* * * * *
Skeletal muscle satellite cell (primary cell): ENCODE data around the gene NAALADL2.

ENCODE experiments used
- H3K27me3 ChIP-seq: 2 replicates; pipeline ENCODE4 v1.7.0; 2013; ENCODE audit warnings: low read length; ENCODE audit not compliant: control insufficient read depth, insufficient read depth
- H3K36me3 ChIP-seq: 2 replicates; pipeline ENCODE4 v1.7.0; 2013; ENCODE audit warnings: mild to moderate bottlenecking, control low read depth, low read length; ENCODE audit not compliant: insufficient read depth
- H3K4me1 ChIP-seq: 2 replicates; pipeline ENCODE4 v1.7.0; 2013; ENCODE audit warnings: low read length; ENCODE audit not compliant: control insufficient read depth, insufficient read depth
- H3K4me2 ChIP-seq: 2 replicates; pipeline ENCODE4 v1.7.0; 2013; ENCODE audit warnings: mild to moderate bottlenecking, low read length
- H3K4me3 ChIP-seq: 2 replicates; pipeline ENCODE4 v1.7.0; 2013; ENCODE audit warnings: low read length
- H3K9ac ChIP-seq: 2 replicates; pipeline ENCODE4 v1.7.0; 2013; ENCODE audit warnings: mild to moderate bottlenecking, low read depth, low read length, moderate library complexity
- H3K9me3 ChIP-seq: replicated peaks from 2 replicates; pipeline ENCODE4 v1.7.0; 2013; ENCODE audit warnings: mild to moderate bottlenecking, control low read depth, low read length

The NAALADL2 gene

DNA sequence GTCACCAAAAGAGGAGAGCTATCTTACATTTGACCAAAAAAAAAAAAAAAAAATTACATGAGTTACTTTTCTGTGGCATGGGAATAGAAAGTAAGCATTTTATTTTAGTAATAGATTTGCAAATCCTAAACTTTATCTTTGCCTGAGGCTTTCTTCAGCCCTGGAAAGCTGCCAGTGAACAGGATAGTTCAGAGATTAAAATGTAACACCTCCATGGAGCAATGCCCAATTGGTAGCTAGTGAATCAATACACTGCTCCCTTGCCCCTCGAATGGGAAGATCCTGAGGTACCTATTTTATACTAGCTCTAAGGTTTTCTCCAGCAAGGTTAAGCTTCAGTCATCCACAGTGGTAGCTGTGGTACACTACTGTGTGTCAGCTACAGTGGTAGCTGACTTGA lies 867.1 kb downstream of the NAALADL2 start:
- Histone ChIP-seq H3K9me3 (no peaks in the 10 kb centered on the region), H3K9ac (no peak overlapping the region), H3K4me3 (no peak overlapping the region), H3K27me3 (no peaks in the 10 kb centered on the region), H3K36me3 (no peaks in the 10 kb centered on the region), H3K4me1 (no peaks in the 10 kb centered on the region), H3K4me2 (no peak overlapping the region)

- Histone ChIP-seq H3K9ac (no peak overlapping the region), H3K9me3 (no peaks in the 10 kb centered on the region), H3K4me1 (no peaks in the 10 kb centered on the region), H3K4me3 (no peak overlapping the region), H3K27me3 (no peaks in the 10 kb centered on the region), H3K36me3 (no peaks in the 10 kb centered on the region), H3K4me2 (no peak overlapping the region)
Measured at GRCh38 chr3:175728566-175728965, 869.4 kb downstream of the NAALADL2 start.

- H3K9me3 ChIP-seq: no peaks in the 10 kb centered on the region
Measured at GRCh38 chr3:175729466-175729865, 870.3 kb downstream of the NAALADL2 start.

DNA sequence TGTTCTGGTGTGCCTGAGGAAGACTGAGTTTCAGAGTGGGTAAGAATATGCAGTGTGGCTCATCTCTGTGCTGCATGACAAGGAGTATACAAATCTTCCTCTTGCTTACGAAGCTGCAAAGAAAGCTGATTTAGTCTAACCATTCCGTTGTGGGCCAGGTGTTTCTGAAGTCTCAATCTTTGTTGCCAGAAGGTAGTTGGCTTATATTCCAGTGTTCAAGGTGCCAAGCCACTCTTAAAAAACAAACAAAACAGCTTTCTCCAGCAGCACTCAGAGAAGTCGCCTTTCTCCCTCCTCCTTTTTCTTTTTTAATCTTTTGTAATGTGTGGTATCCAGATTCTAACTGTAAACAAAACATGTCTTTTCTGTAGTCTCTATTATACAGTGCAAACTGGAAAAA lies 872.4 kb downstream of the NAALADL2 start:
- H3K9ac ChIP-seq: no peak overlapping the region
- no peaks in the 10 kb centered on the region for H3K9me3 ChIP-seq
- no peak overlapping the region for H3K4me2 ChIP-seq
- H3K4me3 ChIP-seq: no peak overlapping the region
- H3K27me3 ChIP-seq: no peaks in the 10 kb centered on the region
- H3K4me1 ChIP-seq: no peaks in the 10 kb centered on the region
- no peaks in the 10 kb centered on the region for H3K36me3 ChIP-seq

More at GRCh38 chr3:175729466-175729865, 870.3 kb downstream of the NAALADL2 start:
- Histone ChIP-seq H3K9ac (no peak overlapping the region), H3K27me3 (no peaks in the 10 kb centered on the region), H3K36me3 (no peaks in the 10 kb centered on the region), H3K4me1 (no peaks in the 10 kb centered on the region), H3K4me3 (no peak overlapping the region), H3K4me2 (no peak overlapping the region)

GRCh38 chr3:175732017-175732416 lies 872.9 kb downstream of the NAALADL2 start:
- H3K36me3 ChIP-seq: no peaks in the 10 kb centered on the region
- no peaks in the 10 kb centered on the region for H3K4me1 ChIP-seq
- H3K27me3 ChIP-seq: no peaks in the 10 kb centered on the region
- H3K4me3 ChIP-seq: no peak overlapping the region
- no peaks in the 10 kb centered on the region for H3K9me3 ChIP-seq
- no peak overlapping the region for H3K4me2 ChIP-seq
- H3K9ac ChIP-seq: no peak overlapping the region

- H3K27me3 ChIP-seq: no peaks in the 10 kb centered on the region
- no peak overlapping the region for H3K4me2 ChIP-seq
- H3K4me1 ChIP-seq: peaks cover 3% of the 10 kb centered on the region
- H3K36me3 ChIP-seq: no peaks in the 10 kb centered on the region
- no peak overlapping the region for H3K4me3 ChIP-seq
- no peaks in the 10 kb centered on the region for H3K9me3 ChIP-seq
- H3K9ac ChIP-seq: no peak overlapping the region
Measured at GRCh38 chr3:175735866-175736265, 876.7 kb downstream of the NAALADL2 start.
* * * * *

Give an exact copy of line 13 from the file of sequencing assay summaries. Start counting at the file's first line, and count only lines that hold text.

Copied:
- Histone ChIP-seq H3K9ac (no peak overlapping the region), H3K9me3 (no peaks in the 10 kb centered on the region), H3K4me1 (no peaks in the 10 kb centered on the region), H3K4me3 (no peak overlapping the region), H3K27me3 (no peaks in the 10 kb centered on the region), H3K36me3 (no peaks in the 10 kb centered on the region), H3K4me2 (no peak overlapping the region)